Frank Roche: 'New ball game for Dessie Farrell, but the same old issues for Dublin'
The last time Dublin lost an O'Byrne Cup match in Longford, in 2016, they proceeded to blaze an unbeaten trail through the rest of the year.
That may offer some consolation to Dessie Farrell as he contemplates last Saturday's defeat at the death in Glennon Brothers Pearse Park. But one doubts he was even aware of the stat.
Please log in or register with Independent.ie for free access to this article.
While the new Dublin boss will analyse the tape to inform his thinking about possible squad additions from his group of weekend wannabes, it's likely this year's O'Byrne Cup was parked as soon as Longford's Darren Gallagher nailed his 74th-minute winner. And the real business will start tonight when Dublin's five-in-a-row crew reconvene.
Ultimately, there is but one ambition: Farrell's maiden campaign will be judged on the success or otherwise of their search for six. But that isn't to detract from all the other collective goals, in the short and medium term, that the new regime will set.
Starting with Kerry in Croke Park on Saturday week.
This promises to be a challenging Allianz League for Dublin, primarily because they are already playing catch-up on their rivals.
It was much the same in 2019, albeit without the added complication of adjusting to a new manager - even a voice so relatively familiar as Farrell's.
It was certainly different four years ago, the last time Dublin lost to Longford in January. Curiously, that was the very last O'Byrne Cup game directly overseen by Jim Gavin. For the next three Januarys, he passed the bainisteoir's baton to Paul Clarke.
The big difference between that Longford defeat in 2016 and last weekend was the composition of the losing line-up.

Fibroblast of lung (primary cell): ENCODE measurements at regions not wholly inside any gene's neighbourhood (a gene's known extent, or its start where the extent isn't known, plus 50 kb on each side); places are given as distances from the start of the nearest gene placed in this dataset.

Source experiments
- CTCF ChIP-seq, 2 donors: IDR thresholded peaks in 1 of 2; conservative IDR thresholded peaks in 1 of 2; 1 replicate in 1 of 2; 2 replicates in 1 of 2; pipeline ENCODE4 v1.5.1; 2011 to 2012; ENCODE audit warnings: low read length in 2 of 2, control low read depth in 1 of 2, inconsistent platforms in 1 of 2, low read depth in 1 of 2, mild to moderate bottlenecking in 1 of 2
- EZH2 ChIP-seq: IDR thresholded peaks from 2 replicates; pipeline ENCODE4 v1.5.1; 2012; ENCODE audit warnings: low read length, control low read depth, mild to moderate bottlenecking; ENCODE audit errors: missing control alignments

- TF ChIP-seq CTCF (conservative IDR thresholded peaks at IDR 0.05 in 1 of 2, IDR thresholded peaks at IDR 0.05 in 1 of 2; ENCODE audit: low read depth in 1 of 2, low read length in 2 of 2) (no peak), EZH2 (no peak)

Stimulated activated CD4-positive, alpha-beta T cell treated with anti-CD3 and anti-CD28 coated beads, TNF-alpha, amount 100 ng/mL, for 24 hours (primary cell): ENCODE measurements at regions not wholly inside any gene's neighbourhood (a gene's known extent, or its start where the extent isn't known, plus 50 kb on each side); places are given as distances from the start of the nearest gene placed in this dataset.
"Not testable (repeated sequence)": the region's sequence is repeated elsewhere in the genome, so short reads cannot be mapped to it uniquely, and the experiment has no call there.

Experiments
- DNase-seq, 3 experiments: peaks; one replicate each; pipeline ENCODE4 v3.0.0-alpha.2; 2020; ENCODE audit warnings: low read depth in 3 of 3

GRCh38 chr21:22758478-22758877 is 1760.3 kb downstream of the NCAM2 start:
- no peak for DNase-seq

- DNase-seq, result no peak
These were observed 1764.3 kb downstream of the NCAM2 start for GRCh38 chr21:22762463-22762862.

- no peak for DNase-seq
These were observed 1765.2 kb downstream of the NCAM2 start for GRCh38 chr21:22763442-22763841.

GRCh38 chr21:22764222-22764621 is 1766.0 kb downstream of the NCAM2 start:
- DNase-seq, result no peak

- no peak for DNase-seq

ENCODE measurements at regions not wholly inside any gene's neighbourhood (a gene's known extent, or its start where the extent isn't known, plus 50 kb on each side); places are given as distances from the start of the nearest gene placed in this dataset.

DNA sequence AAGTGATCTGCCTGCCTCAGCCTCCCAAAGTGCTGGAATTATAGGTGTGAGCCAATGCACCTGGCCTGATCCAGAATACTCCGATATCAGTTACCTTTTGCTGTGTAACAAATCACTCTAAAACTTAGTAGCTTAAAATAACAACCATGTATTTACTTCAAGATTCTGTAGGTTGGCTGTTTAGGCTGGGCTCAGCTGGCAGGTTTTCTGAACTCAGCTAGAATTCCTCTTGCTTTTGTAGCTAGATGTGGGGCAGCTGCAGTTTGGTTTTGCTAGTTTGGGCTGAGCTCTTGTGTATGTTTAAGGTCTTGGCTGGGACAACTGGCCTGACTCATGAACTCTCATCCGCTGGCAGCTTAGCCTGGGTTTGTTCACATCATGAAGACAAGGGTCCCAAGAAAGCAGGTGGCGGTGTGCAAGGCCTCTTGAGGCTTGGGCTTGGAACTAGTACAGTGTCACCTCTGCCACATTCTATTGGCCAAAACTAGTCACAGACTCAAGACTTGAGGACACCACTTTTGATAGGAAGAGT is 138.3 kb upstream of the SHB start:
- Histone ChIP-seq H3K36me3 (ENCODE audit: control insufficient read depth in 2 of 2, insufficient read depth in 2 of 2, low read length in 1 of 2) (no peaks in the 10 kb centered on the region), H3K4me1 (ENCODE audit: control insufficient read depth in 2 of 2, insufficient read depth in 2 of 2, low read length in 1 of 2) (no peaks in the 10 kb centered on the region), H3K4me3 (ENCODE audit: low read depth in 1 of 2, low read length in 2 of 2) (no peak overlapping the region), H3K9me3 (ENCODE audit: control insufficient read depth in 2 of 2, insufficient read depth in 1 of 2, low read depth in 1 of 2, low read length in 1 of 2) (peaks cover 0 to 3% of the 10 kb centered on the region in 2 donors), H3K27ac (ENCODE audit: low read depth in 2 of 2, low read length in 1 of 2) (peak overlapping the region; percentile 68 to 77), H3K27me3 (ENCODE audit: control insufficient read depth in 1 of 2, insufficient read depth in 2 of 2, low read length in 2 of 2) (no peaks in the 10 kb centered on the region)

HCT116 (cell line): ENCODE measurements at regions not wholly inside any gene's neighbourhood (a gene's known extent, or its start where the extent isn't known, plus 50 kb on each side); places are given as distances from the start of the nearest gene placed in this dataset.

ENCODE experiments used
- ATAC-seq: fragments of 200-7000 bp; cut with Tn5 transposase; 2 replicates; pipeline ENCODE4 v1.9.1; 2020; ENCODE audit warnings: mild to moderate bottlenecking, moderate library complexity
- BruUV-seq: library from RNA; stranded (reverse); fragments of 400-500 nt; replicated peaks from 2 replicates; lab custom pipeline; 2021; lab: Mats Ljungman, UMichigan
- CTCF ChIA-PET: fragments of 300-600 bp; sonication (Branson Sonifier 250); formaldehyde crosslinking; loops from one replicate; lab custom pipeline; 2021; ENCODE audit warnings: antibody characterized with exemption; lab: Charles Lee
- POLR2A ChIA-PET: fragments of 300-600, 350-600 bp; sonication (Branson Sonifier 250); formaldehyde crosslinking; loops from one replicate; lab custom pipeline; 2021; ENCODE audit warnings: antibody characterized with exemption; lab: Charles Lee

It included Stephen Cluxton, Jonny Cooper, Philly McMahon, James McCarthy, John Small, Denis Bastick, Dean Rock, Paddy Andrews, Cormac Costello and a young Con O'Callaghan. This was no callow development team - and still they lost by six points.
Yet by league launch day two weeks later, Dublin were ready: in a repeat of the previous year's All-Ireland, they overcame Kerry by two goals.
That set the trend for another dominant spring campaign. Dublin won nine matches on the spin, including the semi-final and final by double-digit margins, to claim Division 1 honours for the fourth year running.
This was followed by the county's first successful defence of Sam Maguire in 39 years, the original All-Ireland deadlock with Mayo their only minor blemish.
Thus, once you (quite rightly) airbrush pre-season fare from the records, they played 16 games in 2016, winning 15 and drawing just once.
For myriad reasons, even though Dublin are emphatic 4/6 favourites to retain Sam, it's hard to conceive them replicating that unvanquished run. That came in the midst of Gavin's record-breaking, 36-game unbeaten streak. This, many will argue, was peak Dublin.
However, as this team of history-makers has evolved, priorities have also shifted. It's not that Dublin ever went bald-headed for league baubles under Gavin; but it was obvious last season that the focus was even less than usual on February, and far more on August.
It was the first time they had lost three league games on Gavin's watch - against Monaghan, Kerry and Tyrone - and the first time they had failed to reach the final.
They resembled a team not overly consumed by the new offensive mark, presumably because it would not be in place for the championship.
Ultimately, despite a couple of late-summer wobbles (the first half against Mayo, the drawn All-Ireland final against Kerry), Dublin produced their best when it really mattered.
Now Farrell faces a similar challenge to Gavin 12 months ago. Once again Dublin are relatively late back from their team holiday, with barely a fortnight to prepare for the start of the League.
Last year, Gavin was without Cluxton for the first four rounds.
Now Farrell might be minus his veteran 'keeper for the entire league as he rehabs his shoulder injury.
Another shoulder injury shipped by O'Callaghan, warming up for UCD's Sigerson Cup win over Jordanstown, is a reminder that the life of an inter-county boss is never straightforward. Even when your team is Dublin.